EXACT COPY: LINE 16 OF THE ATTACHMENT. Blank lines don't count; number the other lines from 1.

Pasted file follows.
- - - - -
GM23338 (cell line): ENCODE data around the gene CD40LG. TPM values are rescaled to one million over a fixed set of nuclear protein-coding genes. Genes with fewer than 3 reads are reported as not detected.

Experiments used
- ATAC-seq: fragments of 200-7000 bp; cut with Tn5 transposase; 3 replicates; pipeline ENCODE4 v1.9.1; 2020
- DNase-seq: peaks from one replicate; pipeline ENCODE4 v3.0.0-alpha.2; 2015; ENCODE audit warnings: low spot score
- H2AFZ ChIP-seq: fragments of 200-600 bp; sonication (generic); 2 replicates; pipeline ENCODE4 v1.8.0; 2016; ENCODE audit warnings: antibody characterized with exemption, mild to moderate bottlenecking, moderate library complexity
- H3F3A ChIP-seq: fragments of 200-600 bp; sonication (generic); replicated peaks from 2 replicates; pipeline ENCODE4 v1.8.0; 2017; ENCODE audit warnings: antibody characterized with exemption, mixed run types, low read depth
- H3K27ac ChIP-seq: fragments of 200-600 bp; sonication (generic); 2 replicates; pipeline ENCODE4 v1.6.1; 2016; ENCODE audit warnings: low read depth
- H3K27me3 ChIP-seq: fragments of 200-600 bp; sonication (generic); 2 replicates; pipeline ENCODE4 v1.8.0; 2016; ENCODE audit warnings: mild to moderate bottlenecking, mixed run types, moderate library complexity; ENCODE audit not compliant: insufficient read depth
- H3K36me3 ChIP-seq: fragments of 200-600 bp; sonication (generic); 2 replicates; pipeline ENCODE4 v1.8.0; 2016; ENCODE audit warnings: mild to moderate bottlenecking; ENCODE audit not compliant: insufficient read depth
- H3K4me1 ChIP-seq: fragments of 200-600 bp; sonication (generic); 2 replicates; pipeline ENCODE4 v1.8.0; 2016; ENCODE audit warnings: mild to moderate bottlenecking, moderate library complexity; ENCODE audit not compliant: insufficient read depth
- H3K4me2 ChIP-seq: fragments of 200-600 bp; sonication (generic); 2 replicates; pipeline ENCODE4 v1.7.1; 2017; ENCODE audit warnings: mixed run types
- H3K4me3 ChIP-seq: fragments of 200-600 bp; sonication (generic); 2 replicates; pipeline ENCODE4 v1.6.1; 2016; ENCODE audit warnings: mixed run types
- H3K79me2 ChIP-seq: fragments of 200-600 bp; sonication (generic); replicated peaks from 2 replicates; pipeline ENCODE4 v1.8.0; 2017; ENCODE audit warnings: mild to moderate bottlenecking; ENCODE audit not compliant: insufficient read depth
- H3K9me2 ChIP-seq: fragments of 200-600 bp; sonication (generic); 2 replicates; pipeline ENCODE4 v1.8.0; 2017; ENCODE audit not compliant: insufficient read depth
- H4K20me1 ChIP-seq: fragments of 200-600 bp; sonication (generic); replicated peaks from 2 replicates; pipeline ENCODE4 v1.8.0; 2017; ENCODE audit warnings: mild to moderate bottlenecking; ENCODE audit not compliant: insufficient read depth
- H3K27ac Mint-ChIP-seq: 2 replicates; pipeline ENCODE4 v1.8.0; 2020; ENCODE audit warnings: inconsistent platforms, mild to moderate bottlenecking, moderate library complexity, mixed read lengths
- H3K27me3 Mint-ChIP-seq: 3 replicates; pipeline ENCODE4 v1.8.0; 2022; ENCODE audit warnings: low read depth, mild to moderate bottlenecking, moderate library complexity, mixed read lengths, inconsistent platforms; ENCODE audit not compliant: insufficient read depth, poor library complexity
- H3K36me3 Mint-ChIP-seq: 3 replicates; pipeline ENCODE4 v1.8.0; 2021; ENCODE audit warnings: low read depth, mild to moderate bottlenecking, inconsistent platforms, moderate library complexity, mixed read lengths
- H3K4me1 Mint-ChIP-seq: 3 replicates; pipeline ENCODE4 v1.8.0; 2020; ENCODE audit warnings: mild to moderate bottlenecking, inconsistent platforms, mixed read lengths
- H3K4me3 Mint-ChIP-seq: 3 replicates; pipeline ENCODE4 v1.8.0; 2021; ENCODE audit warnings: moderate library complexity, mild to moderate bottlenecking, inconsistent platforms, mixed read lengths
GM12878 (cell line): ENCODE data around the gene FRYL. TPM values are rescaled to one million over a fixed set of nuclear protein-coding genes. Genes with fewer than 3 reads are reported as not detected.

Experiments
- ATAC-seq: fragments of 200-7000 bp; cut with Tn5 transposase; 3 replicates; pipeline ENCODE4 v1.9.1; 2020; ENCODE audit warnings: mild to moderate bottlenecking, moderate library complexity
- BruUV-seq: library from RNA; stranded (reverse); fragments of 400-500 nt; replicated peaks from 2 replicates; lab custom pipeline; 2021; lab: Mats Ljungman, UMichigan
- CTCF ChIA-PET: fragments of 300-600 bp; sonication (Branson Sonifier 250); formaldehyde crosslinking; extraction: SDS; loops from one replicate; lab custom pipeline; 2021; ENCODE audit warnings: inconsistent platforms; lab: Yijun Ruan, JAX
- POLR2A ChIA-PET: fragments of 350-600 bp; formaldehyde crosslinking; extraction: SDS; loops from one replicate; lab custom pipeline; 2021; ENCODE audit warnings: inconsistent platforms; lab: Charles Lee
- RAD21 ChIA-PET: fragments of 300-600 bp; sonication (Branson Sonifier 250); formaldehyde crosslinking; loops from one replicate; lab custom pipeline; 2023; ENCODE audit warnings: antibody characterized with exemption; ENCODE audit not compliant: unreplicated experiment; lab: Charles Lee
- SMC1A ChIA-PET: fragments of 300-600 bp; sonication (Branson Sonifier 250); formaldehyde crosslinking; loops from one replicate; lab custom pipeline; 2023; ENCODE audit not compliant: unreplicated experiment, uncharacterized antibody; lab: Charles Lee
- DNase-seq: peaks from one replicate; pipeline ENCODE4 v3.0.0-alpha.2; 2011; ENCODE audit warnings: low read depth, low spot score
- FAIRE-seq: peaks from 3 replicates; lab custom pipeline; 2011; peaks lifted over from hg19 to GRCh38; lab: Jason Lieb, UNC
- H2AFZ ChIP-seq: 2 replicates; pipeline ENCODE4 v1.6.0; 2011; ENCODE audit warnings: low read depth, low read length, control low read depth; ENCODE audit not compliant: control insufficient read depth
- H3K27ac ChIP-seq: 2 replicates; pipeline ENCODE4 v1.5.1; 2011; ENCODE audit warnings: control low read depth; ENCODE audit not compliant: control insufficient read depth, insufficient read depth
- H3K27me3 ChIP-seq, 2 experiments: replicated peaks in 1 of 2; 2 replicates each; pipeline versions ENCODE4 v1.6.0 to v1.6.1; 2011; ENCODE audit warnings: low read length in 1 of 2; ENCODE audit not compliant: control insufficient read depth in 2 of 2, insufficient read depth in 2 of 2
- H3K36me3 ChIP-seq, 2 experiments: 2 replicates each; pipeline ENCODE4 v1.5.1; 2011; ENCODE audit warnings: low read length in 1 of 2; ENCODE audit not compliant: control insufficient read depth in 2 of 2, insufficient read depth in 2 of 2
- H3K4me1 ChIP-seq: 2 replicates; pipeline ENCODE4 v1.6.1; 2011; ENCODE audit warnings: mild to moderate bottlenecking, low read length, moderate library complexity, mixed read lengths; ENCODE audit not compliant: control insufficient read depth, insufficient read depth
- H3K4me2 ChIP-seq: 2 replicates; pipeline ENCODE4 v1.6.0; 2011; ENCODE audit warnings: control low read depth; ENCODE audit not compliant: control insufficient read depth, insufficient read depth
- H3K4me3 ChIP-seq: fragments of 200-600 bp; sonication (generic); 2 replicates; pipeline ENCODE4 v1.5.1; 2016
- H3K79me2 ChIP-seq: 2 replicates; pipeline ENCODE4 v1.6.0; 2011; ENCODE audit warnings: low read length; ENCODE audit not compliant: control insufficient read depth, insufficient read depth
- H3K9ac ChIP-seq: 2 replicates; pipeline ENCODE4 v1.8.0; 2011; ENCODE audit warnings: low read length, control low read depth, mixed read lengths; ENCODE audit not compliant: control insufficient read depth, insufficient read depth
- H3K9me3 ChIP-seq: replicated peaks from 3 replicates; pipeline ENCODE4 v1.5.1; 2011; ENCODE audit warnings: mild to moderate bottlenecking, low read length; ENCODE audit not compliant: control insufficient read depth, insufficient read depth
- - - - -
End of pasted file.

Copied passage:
- H3K27ac Mint-ChIP-seq: 2 replicates; pipeline ENCODE4 v1.8.0; 2020; ENCODE audit warnings: inconsistent platforms, mild to moderate bottlenecking, moderate library complexity, mixed read lengths